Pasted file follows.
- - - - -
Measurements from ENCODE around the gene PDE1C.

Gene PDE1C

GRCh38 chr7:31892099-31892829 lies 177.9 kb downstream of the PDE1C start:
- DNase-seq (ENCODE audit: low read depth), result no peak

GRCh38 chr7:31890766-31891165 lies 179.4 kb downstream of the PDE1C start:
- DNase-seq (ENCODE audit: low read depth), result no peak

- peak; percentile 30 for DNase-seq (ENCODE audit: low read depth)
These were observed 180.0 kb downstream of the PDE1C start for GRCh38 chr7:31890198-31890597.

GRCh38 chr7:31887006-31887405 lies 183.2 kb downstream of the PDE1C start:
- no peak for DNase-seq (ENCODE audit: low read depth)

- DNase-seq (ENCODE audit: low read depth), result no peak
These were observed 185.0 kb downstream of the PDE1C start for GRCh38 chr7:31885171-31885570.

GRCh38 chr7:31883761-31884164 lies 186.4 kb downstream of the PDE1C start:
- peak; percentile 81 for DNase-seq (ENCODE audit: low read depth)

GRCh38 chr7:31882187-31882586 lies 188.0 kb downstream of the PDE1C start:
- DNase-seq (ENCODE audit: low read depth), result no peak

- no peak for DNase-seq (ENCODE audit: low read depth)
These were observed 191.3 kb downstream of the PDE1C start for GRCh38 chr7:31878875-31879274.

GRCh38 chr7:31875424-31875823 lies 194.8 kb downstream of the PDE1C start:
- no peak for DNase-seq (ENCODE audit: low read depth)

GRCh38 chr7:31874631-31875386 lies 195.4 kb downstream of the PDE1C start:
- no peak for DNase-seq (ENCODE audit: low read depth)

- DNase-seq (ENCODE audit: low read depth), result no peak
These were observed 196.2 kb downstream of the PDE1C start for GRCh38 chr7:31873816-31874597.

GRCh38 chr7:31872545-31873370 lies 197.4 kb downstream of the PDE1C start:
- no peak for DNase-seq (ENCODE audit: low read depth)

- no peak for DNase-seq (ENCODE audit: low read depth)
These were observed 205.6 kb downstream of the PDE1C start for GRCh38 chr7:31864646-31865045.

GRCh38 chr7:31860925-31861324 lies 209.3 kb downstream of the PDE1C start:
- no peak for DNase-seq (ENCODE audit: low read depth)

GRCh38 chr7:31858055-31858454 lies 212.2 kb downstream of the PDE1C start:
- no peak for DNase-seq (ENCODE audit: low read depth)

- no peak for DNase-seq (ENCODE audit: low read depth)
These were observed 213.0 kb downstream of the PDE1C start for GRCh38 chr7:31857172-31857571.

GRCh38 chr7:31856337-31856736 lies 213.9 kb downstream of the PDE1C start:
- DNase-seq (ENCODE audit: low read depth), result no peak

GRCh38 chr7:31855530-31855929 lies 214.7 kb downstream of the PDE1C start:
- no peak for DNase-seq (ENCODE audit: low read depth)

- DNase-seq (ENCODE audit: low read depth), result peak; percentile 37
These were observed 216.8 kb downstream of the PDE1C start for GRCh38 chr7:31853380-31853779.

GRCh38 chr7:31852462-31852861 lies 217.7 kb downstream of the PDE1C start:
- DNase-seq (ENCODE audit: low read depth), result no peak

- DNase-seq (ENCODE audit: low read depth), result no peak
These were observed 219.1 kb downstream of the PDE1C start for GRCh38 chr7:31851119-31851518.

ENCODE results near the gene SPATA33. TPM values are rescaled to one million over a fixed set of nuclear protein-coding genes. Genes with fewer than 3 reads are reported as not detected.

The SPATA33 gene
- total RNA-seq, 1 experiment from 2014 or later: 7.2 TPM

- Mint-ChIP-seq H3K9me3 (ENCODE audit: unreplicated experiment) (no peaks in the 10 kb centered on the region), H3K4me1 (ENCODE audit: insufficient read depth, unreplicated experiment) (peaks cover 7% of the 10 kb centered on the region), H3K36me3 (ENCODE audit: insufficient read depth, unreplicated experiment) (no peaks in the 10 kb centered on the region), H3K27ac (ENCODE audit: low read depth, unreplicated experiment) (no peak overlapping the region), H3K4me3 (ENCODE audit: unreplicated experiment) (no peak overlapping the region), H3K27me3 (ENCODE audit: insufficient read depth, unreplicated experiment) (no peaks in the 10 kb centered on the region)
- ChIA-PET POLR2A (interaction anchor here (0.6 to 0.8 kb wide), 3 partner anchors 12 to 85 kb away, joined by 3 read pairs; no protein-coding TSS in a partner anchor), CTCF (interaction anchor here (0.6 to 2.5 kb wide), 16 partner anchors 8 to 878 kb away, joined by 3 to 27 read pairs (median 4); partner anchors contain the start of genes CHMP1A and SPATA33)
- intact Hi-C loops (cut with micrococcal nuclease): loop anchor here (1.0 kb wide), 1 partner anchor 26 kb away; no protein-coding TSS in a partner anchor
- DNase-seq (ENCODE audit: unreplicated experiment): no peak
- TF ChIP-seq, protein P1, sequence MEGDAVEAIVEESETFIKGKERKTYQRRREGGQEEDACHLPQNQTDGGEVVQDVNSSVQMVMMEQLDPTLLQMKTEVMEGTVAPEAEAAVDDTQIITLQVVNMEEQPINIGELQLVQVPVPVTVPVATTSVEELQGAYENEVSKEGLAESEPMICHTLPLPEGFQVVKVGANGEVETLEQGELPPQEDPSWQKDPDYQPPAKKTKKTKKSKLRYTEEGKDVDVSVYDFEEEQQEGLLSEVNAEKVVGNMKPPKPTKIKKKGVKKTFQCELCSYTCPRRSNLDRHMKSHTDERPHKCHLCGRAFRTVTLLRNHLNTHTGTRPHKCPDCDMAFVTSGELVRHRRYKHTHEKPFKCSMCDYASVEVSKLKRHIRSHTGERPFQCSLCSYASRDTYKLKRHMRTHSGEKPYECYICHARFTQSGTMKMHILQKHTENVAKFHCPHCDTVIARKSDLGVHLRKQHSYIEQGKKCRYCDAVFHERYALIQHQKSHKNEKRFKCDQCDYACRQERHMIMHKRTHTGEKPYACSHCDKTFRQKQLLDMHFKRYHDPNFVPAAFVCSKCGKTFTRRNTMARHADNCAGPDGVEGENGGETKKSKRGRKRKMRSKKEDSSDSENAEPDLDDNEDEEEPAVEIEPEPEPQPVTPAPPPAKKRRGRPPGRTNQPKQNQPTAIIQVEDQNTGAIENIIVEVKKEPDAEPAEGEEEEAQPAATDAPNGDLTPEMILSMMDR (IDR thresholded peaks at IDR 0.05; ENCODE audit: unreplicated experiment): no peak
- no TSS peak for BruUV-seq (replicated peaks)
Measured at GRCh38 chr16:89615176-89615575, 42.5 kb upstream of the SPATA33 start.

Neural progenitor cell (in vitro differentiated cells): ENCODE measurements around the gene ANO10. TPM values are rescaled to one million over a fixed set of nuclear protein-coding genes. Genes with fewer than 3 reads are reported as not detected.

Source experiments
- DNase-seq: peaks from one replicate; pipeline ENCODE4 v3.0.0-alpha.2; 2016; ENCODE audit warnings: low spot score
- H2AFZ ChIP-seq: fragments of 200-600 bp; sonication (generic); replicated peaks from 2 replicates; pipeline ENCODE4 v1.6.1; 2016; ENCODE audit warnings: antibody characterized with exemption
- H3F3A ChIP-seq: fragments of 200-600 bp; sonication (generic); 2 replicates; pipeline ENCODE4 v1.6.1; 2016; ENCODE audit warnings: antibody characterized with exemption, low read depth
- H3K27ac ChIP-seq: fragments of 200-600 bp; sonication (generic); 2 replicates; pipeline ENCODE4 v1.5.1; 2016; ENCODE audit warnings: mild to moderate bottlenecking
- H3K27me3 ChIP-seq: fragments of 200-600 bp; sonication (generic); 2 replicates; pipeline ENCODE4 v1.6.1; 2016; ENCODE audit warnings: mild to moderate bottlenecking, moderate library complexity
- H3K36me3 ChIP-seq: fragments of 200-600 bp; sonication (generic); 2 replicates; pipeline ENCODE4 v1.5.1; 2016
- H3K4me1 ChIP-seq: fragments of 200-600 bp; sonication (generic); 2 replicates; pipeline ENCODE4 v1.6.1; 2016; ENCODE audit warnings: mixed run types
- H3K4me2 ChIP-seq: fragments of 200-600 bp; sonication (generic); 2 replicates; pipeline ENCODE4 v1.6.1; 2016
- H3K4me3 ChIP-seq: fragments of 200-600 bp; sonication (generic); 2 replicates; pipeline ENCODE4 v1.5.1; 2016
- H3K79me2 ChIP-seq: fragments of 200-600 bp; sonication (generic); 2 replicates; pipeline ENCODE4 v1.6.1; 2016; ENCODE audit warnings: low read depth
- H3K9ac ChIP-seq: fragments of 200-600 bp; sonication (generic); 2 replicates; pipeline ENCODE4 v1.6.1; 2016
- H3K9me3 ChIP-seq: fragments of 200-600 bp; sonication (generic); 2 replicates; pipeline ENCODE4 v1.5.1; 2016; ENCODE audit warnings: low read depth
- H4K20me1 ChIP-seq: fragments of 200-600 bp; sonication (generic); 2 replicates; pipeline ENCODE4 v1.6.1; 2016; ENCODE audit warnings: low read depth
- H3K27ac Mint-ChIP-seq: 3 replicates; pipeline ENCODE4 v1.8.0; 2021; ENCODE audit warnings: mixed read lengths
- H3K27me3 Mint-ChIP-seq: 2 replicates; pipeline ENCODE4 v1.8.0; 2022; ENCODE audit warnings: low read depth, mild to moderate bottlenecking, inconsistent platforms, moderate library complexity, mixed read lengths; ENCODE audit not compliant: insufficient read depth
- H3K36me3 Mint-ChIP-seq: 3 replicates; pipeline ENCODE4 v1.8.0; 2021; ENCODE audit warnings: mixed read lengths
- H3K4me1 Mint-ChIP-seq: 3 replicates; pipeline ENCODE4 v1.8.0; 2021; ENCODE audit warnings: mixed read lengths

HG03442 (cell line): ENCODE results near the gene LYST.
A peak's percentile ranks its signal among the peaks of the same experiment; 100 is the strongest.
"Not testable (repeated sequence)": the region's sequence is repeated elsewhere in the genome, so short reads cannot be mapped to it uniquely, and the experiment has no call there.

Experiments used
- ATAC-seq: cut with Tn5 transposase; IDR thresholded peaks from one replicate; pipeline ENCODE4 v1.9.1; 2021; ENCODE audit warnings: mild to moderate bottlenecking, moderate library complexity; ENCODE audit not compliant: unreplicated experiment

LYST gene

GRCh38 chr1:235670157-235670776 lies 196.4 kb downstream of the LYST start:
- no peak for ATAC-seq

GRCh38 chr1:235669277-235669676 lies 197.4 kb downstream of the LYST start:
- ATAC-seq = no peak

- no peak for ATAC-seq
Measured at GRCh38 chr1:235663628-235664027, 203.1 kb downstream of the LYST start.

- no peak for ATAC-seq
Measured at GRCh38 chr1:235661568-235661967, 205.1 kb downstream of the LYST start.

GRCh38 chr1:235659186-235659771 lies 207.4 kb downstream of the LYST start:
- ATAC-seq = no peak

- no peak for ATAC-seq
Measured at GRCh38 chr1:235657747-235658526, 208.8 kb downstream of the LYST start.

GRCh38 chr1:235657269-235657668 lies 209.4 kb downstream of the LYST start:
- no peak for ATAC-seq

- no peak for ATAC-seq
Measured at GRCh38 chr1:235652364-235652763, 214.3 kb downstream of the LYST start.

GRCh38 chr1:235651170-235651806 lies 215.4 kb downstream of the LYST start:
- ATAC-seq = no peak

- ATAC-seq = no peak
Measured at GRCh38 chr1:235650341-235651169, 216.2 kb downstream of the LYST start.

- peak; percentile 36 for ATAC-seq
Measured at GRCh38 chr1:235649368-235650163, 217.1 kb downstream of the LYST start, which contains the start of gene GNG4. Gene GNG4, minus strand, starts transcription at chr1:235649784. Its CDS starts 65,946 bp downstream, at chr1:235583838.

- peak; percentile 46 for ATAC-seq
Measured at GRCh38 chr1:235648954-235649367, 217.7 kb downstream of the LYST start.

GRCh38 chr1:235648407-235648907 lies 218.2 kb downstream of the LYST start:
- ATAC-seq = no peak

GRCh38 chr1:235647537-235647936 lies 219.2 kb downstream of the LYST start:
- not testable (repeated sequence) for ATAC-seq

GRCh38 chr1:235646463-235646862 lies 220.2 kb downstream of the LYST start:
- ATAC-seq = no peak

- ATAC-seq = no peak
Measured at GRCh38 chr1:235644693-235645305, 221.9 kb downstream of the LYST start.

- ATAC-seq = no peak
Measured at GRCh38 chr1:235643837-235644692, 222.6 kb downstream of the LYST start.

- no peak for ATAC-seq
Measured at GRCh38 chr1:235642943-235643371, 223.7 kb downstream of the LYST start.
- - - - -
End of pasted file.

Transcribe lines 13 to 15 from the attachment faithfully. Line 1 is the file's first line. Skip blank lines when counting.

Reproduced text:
GRCh38 chr7:31883761-31884164 lies 186.4 kb downstream of the PDE1C start:
- peak; percentile 81 for DNase-seq (ENCODE audit: low read depth)

GRCh38 chr7:31882187-31882586 lies 188.0 kb downstream of the PDE1C start: